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Vaccines Have Become Controversial

How Are Vaccine Recommendations Made?

William Schaffner, MD
Professor of Preventive Medicine, Department of Health Policy
Professor of Medicine (Infectious Diseases)
Vanderbilt University Medical Center
Potential Conflicts of Interest
Merck: Former member, Data Safety Monitoring
Board (DSMB)
Clinical trials of experimental vaccines

Pfizer: Member, DSMB

Roche Diagnostics: Consultant


“Never in the history of human progress has
a better and cheaper method of preventing
illness been developed than immunization
at its best”

Dr. Geoffrey Edsall


Immunization Successes
Selected as one of 10 great public health
achievements of the 20th century

• Smallpox eradication (globally)


• Polio elimination (most of the world)
• Measles elimination (western hemisphere)
• Rubella elimination (western hemisphere)

CDC, MMWR 1999;48:241-243


Estimated Return on Investment of
Childhood Vaccines
• For each birth cohort vaccinated against 13
diseases in accordance with the schedule of DtaP,
Hib, IPV, MMR, hep B, Varicella, Hepatitis A,
Pneumo-7, and Rotavirus vaccines:
– 42,000 lives are saved
– 20M cases of disease are prevented
– 13.6 billion dollars in direct costs are saved
– 68.9 billion dollars in direct plus indirect (societal) costs are
saved
– For each dollar invested in these vaccinations, $10.20 is saved

See presentation: by Fangjun Zhou – Tuesday Mar 29, Workshop D2 11:30am


Preliminary results of updated analysis from Zhou et al, Arch of Ped and Adolesc Med 2005
VACCINES HAVE TWO FUNCTIONS

• Protection of the individual vaccinated


clinical function

• Protection of the community against communicable


diseases
public health function

Interrupt transmission, protection of the frail


Permits the elimination of diseases
Unsung Triumph of the U.S.
Infant, Childhood and Adolescent
Immunization Program

Elimination of Disparities
Income, race, geography
urban-rural
The Advisory Committee on
Immunization Practices

What is its role?


How does it work?
Food and Drug Administration (FDA)

• Charged with licensing pharmaceuticals


and vaccines that are safe and effective

• After a vaccine is licensed, the ACIP


creates recommendations about which
populations should be immunized.
Advisory Committee on Immunization Practices
(ACIP)

• Established in 1964 to guide vaccination


practices in public health clinics

• Advisory to Director, CDC


and Secretary, DHHS
ACIP
• “Harmonized” recommendations with:
– American Academy of Pediatrics (AAP)
– American Academy of Family Physicians (AAFP)
– American College of Obstetricians and
Gynecologists (ACOG)

– American College of Physicians (ACP)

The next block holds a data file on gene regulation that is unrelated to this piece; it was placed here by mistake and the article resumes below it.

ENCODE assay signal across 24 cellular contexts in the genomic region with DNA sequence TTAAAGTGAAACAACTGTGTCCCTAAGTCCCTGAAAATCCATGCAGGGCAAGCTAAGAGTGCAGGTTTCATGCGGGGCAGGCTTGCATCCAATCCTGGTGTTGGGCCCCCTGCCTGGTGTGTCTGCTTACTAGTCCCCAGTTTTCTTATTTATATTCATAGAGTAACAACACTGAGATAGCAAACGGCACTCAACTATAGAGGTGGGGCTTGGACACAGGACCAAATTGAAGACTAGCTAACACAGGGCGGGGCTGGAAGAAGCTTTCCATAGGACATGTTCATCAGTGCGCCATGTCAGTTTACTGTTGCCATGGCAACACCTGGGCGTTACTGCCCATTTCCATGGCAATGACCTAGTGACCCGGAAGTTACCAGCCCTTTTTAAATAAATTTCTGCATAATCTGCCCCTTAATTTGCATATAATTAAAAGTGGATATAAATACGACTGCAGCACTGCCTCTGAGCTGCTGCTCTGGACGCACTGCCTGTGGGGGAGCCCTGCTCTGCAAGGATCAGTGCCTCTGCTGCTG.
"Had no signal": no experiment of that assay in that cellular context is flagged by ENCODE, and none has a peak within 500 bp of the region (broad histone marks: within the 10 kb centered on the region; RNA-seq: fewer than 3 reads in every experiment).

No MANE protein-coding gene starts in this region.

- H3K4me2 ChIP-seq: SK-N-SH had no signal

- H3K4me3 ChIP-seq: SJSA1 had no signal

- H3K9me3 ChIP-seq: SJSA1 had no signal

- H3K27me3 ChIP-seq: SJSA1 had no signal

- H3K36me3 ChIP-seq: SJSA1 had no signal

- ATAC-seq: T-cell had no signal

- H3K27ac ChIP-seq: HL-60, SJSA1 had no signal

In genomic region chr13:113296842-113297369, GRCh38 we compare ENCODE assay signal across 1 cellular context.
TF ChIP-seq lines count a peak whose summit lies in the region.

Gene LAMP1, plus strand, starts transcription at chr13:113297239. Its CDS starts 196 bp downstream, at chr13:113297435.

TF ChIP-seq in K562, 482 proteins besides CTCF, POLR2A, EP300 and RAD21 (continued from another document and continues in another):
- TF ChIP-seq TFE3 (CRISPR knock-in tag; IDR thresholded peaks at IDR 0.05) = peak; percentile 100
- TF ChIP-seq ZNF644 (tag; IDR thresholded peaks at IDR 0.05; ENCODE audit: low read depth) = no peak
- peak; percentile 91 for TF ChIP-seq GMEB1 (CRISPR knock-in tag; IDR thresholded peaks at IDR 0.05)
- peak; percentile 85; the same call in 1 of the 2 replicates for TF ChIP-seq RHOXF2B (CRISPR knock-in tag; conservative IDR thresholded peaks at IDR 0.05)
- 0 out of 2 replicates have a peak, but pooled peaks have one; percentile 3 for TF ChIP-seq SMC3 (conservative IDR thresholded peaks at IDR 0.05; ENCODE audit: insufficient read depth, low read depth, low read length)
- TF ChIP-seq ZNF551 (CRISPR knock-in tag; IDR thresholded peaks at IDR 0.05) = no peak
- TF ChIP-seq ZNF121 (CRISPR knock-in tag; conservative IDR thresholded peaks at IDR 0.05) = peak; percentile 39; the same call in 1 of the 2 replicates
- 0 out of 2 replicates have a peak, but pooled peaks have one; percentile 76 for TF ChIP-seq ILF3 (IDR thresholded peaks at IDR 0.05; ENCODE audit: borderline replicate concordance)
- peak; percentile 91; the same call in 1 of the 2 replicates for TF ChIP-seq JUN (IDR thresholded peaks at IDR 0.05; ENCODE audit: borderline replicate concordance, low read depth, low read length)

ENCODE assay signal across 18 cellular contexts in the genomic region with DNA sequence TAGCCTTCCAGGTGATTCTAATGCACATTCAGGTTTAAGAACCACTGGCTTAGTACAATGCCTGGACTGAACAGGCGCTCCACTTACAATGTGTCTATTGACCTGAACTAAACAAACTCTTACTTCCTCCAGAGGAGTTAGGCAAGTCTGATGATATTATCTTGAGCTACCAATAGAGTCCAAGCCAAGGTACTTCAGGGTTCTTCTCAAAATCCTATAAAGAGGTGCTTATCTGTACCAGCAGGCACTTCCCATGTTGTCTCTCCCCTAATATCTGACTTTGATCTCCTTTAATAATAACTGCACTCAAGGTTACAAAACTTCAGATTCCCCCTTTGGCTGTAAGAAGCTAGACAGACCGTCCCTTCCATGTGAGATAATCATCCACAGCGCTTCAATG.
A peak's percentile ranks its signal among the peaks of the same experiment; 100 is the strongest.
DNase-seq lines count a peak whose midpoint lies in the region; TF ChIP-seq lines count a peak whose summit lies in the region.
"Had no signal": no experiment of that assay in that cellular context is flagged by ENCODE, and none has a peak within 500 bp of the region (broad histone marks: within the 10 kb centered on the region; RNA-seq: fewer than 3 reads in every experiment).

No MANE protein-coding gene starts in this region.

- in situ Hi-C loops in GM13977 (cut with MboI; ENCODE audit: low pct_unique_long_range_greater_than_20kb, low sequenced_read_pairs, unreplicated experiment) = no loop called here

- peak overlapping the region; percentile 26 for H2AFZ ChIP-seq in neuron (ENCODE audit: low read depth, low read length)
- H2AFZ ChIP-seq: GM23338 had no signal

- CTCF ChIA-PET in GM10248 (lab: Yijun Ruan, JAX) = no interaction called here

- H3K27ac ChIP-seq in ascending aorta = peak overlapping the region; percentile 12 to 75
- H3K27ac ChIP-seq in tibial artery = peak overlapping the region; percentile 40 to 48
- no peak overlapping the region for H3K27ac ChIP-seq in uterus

• These organizations are key to distributing the


ACIP recommendations to their members
ACIP
• Members
– 15 voting members
vaccinology, state and local public health,
pediatrics, family medicine, internal medicine,
infectious diseases

one member must be a lay person representing


the public

4-year terms
ACIP Members
Conflict of Interest
• Required to eliminate all but research
relationships with vaccine manufacturers
(i.e. no lecturing, advisory boards, patents,
etc.)

• Research relationships are declared

• Member abstains from voting on issues


related to any vaccine manufactured by
the company
ACIP
• Ex-Officio
– Centers for Medicare and Medicaid Services (CMS)
– Department of Defense (DOD)
– Department of Veterans Affairs (DVA)
– Food and Drug Administration (FDA)
– Health Resources and Services Administration
(HRSA)
– Indian Health Service (IHS)
– National Institutes of Health (NIH)
– National Vaccine Program Office (NVPO)
ACIP
• Liaison Representatives
AAFP NACCHO BIO
AAP APhA PhRMA
ACHA AOA AHIP
ACOG SAM NVAC
ACP IDSA HICPAC
AGS NFID
AMA SHEA
NMA APTR

CANADA, MEXICO, U.K. – Immunization Committees


ACIP

Members
Ex
Liaison
Officio

Press

Liaison

The Public
ACIP
• Three meetings per year (Feb., June, Oct.)
• Working Groups
– Disease epidemiology, morbidity, mortality
– Vaccine immunogenicity, efficacy, safety
– Cost-effectiveness
– Feasibility
• Recommendations
– Clinical and public health guidance
– Dual function: protect individual and
community
ACIP Evidence Evaluation
• Grading of Recommendations, Assessment,
Development and Evaluation (GRADE)

• Evidence to Recommendations (ETR)


framework

N.B. The quality of the evidence is graded, NOT


the Recommendations
ACIP
Working Groups
Vaccines Other
• Influenza • General recommendations
• HPV • Adult immunizations
• Japanese Encephalitis • Harmonized schedule